March 18, 2015
Monsanto in legal battle with DuPont over gene-gun technology
In yet another development contributing to a history of legal tussles between Monsanto and DuPont, the latter had launched a lawsuit, alleging that Monsanto did not fulfil royalty payments over a gene-gun technology employed in developing herbicide-resistant soybeans.
Filed in the Delaware Court of Chancery, US, the lawsuit attempts to apply a 2012 arbitration decision in which Monsanto is obligated to pay royalties for the Biolistic gene-gun technology, Delaware Online reported. While initial payments, of about US$33.3 million, were made, DuPont alleges that Monsanto did not do so for further payments.
The actual amount owed remains unclear, but DuPont's attorney claimed that, in legal filings, it would be "several million dollars".
A Monsanto spokeswoman expressed surprise that DuPont is suing for royalties of "less than US$7 million and over a dispute that has been silent for two years".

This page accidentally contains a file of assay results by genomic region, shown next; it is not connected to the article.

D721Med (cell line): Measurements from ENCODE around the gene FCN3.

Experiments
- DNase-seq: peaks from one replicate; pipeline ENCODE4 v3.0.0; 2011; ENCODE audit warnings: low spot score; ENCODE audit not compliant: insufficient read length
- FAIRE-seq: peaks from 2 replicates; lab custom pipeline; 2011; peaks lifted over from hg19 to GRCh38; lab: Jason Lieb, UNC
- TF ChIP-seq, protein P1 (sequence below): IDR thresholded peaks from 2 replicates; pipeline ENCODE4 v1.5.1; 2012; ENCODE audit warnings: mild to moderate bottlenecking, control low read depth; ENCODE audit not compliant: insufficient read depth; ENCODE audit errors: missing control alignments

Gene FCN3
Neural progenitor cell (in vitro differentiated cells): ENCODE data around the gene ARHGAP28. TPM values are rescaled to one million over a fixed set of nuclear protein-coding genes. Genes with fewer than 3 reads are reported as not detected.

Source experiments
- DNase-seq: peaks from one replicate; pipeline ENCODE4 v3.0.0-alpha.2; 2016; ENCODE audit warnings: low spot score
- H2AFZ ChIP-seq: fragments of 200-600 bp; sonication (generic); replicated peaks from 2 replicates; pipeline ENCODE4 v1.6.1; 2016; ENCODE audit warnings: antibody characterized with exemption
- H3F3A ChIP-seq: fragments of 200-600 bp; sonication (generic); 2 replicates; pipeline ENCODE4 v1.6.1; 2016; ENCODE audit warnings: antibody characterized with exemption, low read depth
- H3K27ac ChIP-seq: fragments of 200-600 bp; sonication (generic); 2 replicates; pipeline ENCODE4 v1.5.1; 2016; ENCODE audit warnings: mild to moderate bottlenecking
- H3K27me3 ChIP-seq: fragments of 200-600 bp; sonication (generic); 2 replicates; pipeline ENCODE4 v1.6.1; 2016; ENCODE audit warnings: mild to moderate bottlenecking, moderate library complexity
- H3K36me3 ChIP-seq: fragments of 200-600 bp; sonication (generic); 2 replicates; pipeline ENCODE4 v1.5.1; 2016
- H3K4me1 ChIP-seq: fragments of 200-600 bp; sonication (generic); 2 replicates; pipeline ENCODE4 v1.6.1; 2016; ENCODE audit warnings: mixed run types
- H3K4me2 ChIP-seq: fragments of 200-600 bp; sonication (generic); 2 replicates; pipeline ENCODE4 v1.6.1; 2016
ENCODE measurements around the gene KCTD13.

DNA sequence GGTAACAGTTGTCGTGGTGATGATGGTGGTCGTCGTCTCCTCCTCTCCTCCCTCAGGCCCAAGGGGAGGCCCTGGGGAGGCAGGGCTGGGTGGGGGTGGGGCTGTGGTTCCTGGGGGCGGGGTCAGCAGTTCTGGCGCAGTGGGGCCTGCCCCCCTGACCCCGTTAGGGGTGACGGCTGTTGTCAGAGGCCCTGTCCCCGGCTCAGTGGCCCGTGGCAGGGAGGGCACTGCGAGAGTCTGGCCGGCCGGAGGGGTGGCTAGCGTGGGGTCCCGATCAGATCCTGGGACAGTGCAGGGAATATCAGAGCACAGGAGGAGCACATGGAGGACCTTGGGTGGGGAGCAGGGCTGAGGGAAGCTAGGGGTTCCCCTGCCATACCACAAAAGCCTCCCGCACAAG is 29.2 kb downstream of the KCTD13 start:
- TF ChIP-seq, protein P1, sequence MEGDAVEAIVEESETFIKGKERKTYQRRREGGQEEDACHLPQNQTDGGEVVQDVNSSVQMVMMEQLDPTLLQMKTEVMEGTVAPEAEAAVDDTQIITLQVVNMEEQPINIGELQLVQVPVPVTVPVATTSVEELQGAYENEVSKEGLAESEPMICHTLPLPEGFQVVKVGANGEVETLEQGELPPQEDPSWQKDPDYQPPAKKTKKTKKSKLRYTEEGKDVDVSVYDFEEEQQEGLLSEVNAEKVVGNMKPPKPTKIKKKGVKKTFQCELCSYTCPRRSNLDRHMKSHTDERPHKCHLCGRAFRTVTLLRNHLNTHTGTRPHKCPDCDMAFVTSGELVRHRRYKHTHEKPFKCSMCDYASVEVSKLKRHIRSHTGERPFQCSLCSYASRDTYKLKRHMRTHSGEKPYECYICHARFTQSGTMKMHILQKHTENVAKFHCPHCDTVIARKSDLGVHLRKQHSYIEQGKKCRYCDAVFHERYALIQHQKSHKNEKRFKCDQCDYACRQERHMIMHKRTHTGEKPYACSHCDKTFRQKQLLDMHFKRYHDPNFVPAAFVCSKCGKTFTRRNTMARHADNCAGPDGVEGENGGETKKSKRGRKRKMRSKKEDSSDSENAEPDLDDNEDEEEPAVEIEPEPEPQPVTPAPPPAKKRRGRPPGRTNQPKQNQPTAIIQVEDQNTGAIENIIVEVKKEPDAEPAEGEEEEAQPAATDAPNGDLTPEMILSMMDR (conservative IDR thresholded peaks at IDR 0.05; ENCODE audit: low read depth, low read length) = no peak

The current trouble between both companies began in 2008, with disputes over a 1992 commercial agreement concerning DuPont's Biolistic technology. Monsanto argued that expiration of several patents on the gene-gun in 2007 means it is no longer required to pay DuPont.
In 2012, an arbitration panel ordered payments to be made by Monsanto to DuPont until the end of that year, legal documents stated. However, final payments for Biolistic's application on South American crops were not fulfilled by Monsanto, DuPont said.
According to DuPont, the Biolistic process inserts genetic material into living cells by accelerating tiny particles coated with the genetic material via a gene gun. The goal is to install specific genes into targeted plant genes, thus setting off a generation of crops bearing desired traits.